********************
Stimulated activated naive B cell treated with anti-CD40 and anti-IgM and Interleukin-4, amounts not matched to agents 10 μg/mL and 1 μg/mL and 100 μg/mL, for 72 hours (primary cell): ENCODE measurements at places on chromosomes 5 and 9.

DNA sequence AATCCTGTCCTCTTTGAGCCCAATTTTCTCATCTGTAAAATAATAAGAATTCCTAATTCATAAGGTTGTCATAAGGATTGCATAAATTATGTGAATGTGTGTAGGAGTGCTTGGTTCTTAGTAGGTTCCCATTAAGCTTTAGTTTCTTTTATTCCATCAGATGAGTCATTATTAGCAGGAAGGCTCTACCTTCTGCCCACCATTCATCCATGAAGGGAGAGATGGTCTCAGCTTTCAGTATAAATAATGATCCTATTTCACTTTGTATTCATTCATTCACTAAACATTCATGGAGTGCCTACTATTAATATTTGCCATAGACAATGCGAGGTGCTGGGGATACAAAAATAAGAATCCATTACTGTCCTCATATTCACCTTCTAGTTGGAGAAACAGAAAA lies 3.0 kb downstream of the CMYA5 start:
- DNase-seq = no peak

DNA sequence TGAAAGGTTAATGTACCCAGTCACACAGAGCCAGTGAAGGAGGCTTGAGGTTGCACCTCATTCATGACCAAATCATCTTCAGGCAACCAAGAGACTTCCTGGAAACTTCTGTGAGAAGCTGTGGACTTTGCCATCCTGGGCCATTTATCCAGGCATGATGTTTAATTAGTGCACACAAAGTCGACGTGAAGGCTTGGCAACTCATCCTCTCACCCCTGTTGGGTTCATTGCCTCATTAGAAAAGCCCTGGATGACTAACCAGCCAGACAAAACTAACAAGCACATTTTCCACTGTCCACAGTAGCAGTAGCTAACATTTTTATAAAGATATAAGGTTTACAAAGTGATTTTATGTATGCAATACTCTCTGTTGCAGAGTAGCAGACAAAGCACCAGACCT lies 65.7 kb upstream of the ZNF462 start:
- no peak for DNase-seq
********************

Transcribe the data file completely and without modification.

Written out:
Stimulated activated naive B cell treated with anti-CD40 and anti-IgM and Interleukin-4, amounts not matched to agents 10 μg/mL and 1 μg/mL and 100 μg/mL, for 72 hours (primary cell): ENCODE measurements at places on chromosomes 5 and 9.

DNA sequence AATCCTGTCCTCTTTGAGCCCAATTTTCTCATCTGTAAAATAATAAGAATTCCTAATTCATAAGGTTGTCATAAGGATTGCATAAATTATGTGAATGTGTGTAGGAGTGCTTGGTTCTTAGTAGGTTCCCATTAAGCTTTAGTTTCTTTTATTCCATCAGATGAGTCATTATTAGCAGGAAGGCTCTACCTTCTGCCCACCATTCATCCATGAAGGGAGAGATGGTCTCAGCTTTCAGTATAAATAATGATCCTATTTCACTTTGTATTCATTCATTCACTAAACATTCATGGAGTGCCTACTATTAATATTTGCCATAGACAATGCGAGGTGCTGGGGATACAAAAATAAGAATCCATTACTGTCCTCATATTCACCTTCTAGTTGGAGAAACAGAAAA lies 3.0 kb downstream of the CMYA5 start:
- DNase-seq = no peak

DNA sequence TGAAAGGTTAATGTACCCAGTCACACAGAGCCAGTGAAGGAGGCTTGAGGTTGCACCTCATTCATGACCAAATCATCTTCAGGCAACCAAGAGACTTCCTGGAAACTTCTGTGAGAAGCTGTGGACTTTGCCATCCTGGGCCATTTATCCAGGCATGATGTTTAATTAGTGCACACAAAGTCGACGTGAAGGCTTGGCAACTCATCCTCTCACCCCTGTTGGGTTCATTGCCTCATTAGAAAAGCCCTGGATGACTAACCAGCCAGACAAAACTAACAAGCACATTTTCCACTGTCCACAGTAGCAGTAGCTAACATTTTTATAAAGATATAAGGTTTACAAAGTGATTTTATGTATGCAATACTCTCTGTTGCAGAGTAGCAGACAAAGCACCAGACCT lies 65.7 kb upstream of the ZNF462 start:
- no peak for DNase-seq